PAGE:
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Tuesday, October 27, 2020  Spokane, Washington  Est. May 19, 1883
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New Deaconess unit aids drug-dependent newborns

Babies born exposed to drugs experience withdrawal in their first days, leaving them trembling, sleepless and inconsolable. Even a human touch can be painful.

But drug-dependent newborns are arriving in neonatal intensive care units at alarming rates. Intakes have increased nationally more than five-fold since 2000, research shows. It’s not just street drugs; babies exposed to prescription painkillers such as hydrocodone or oxycodone are becoming increasingly common.

Deaconess Hospital officials have watched those numbers climb over the years. So when a Tennessee hospital opened a unit dedicated to babies suffering from drug withdrawal symptoms, hospital officials researched what they needed to open one here.

“We knew we had a need in Eastern Washington,” said Maureen Shogan, a clinical nurse specialist in the neonatal intensive care unit. “We’ve cared for the babies for a number of years in the NICU, but never in a concentrated area.”

The hospital opened Washington’s first neonatal abstinence unit on Oct. 1.

Deaconess treats close to 100 drug-dependent newborns each year, or 29 percent of the newborns brought into its neonatal intensive care unit each year. Providence Sacred Heart Medical Center treats 20 to 25 drug-dependent newborns annually. The hospitals didn’t have an explanation for the disparity.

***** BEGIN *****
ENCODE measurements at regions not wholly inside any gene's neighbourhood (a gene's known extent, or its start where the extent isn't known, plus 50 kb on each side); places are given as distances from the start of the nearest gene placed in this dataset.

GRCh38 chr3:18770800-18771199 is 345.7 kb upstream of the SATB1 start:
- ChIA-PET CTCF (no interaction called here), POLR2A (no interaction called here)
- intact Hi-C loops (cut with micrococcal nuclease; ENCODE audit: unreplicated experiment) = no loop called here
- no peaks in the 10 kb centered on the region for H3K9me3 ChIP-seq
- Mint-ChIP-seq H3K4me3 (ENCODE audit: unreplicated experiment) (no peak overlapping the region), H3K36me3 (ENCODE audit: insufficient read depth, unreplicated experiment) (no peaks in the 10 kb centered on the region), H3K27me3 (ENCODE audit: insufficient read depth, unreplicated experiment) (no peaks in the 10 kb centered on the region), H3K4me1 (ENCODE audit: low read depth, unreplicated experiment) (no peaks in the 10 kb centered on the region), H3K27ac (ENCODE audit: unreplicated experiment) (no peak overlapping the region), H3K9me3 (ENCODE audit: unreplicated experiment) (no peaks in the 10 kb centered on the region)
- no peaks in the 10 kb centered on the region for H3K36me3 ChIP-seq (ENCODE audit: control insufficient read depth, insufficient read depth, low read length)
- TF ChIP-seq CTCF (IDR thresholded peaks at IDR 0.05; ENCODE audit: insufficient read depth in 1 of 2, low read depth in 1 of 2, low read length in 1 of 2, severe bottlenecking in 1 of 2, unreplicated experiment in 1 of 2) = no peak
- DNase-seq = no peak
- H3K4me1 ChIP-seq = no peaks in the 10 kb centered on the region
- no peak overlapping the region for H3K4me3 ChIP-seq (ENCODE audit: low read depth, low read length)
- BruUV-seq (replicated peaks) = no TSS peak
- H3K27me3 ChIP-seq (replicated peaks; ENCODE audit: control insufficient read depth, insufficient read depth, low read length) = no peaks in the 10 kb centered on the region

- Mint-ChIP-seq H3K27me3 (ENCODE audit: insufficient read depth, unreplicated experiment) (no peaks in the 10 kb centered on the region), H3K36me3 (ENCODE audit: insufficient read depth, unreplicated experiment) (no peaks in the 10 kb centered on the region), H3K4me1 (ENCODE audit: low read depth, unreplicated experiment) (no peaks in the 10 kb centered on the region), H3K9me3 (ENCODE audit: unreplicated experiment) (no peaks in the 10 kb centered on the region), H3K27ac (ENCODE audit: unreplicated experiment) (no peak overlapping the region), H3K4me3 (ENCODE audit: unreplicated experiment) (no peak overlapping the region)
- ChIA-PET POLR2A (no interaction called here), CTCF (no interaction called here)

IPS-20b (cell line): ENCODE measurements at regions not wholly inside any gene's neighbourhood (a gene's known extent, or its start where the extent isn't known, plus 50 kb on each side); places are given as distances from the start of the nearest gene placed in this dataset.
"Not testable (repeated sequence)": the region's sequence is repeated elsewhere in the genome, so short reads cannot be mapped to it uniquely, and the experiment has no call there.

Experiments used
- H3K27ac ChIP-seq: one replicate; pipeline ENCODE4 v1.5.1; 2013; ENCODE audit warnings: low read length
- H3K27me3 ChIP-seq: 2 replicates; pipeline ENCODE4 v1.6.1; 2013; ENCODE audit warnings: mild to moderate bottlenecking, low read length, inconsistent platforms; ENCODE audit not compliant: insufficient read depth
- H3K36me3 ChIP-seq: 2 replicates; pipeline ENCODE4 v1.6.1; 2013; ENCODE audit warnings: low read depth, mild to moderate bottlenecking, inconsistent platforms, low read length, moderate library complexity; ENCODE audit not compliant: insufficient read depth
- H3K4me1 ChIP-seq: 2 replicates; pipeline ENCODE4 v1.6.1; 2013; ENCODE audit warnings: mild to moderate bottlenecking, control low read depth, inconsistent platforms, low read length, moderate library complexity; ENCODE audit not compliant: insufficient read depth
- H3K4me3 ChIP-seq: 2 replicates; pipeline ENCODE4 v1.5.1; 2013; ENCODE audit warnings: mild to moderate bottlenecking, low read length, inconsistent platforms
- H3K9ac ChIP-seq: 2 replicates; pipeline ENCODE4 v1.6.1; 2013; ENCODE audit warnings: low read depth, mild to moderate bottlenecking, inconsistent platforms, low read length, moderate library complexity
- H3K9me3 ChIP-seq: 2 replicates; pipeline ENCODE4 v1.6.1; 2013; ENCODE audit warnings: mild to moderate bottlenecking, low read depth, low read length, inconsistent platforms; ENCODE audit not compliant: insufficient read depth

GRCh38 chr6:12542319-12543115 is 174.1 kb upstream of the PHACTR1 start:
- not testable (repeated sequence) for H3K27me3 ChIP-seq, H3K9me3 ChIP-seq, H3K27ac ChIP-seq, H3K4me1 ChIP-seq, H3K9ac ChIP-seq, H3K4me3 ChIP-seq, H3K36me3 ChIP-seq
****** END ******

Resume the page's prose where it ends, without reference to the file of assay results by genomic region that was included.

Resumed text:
Only about 30 percent of the babies have been exposed to illicit drugs. The majority have been exposed to prescription painkillers. “We have a huge population of moms who have been taking prescription drugs because of accidents or whatever reason,” said Patrice Sweeny, Deaconess’ NICU director. “There’s a lack of information on what these prescriptions do to babies.”

Not all drug-exposed infants require treatment. Babies born exposed to drugs are evaluated at birth.

The new four-bed unit at Deaconess is dimly lit and only whispering is allowed there. Additional stimuli like unnecessary foot traffic or noise are eliminated. Every space is equipped with a specialized infant swing that moves slowly in a back-and-forth, up-and-down motion while playing soothing nature sounds, such as ocean waves or crickets. It’s all designed to soothe the often-irritable babies.

Nine nurses and three occupational therapists are trained in infant massage, a fairly new procedure that helps calm the infants.

“Massage decreases their heart rate, increases sleep and changes their breathing pattern,” Sweeny said. “After a massage, babies can sleep. Sleep is a huge issue for them.”

The babies are given small doses of morphine or methadone to help with the withdrawal.

“We withdraw them very slowly and carefully so they don’t experience distress,” Shogan said.

Sacred Heart’s NICU team has participated for two years in a clinical quality work group focusing on drug withdrawal in infants, said Jean Kelleher, NICU nurse manager there. The work has looked at treatments, physical environment and the involvement of the mother, she said.

Washington has not established a medical protocol for treating drug-dependent newborns. Shogan sits on a statewide committee working toward a uniform approach.

Deaconess’ new unit offers firsthand research, and she’s already gathering data.

“The goal of this unit is to make the baby’s stays shorter” than the current 30-day average, Shogan said.

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